**1. Spectral subtraction**

It's funny how scientist at the years of 80s utilises this rudimentary method for de-noising. The principle is so simple: do FFT to the noisy speech ($X(k)$), do FFT to a pure noise ($N(k)$), subtract the magnitude of these two spectrum ($|\hat{S}(k)|=|X(k)| - |N(k)|$), and do IFFT to reconstruct the temporel signal by add the phase information of $X(k)$.

More details can be referred to

**Boll**'s "Suppression of Acoustic Noise in Speech Using Spectral Subtraction". He included some pre/post processing method to improve the speech intelligibility, for instance, magnitude averaging, residual noise reduction,

**additional signal attenuation during nonspeech activity**.

Pure noise spectrum profile should be build before the spectral subtraction step, then each time VAD (voice activity detection) detect a noise frame, this profile will be updated. This is not a bad idea, huh? :D But his VAD detector compares only

**the residual spectrum and the noise profile**(proportion $T$). When $T$ < -12 dB, the current frame is indicated as noise, otherwise, it's speech.

I tested with this threshold $T$, and I found -12 dB might not be fit for all the signals:

click for enlarge |

**additional signal attenuation. (**Please point me out if you think that I did something wrong with this algorithm :=) )

The big disadvantage of this method is informed by author himself: it can't deal with the non stationary noise, that is, if the noise spectrum profile changes within the speech frames, this method fails.

**2. Two variations**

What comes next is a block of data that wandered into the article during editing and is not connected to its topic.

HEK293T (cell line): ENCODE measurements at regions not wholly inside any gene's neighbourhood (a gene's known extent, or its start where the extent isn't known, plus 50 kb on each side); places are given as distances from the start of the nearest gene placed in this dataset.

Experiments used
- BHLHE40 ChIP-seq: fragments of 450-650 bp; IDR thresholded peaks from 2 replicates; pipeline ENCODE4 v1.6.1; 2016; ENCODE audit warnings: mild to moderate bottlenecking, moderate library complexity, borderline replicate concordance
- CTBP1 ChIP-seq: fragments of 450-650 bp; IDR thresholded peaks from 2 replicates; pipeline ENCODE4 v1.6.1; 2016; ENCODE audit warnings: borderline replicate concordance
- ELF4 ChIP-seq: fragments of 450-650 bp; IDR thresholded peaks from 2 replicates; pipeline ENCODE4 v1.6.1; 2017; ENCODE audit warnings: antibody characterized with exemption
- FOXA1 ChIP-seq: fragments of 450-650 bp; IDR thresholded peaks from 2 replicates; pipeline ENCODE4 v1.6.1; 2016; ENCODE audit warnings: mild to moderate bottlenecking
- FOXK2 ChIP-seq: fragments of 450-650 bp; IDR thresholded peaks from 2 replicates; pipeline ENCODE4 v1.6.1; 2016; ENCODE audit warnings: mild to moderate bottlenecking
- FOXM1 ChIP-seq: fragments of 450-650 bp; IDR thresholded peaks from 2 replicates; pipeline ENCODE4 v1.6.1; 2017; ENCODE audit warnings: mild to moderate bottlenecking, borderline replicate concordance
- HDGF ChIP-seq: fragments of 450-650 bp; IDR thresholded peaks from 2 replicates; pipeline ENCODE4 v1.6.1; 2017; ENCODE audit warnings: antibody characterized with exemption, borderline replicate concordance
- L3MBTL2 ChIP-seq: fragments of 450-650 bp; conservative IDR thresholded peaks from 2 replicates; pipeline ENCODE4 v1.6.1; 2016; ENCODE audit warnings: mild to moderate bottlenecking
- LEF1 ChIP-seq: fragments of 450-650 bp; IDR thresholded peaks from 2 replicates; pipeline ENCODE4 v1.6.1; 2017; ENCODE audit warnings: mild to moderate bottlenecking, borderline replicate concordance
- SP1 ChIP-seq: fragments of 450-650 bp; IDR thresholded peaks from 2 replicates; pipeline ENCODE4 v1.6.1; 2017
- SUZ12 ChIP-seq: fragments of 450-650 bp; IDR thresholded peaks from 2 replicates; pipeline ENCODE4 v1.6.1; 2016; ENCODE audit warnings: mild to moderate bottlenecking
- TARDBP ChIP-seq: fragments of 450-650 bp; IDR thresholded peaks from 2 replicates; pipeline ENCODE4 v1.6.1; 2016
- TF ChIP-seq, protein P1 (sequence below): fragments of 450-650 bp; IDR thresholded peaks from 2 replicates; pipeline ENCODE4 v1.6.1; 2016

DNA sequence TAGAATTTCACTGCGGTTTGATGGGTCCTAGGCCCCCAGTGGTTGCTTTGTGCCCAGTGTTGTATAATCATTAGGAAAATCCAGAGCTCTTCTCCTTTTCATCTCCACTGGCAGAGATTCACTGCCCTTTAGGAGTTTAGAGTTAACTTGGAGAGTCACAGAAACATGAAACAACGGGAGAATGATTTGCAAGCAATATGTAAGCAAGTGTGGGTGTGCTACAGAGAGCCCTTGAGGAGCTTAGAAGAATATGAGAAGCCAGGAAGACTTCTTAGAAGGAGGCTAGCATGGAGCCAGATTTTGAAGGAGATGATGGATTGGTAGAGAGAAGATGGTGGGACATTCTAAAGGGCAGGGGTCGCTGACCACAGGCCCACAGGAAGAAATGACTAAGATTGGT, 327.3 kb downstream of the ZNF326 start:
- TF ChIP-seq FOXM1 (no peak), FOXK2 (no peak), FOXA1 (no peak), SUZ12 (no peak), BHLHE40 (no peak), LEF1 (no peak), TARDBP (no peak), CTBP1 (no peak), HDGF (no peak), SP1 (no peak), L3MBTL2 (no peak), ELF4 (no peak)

In article "Enhancement and Bandwidth Compression of Noisy Speech", we have two variations of this subtraction by using the power spectrum of $|X(k)|^2$ and $|N(k)|^2$:$$|\hat{S}(k)|=(|X(k)|^2-\alpha \mathbb{E}[|N(k)|^2])^{1/2}$$ $$|\hat{S}(k)|=\frac{1}{2}|X(k)|+\frac{1}{2}(|X(k)|^2-\mathbb{E}[|N(k)^2|])^{1/2}$$

The author proved that these two formulas can be deduced from the

**parametric implicit Wiener filtering**. I tried these two, the first one gives a reasonable result, but the second one is really bad. I think that's due to the noisy component $\frac{1}{2}|X(k)|$ in this formula.

**3. A priori SNR estimation Wiener filtering**

The Signal-to-noise ratio measure in frequency domaine Wiener filter could be

*a posteriori*or

*a priori*. If it's

*a posteriori,*it could be easily computed by:$$SNR_{post}=\frac{|X(k)|^2}{\mathbb{E}|N(k)|^2}$$because we know $|X(k)|$ is the noisy spectrum and $\mathbb{E}|N(k)|^2$ is the average magnitude of noise signal when there is no speech activity. The two variations of parametric implicit Wiener filtering utilise exactly this

*a posteriori*SNR ratio.

The

*a priori*one

*is defined by:$$SNR_{prio}=\frac{\mathbb{E}|S(k)|^2}{\mathbb{E}|N(k)|^2}$$However, we do know the $S(k)$ which is exactly the clean speech we want to obtain. Article "SPEECH ENHANCEMENT BASED ON A PRIORI SIGNAL TO NOISE ESTIMATION" introduced a iterative method to estimate the $SNR_{prio}$ which is called "decision-direct" estimate by the author.*

The Matlab code of this method written by Esfandiar Zavarehei can be easily download from his website (youpi!). He translated the formulas of the article into code except having changing some notations. For the reason of legibility, I changed them back.

The "NoiseMargin" variable in his function "vad" is worth paying attention to. Because it indicates that a short-time frame would be considered as noise or speech. For instance, if the SNR ratio of noisy speech is 0dB, we assign 12dB to NoiseMargin, it turns out that almost all the frames will be indicated as noise.

A priori SNR estimation Wiener filter result, without pre/post processing |

**4. Matlab code**

https://github.com/ronggong/voiceenhance

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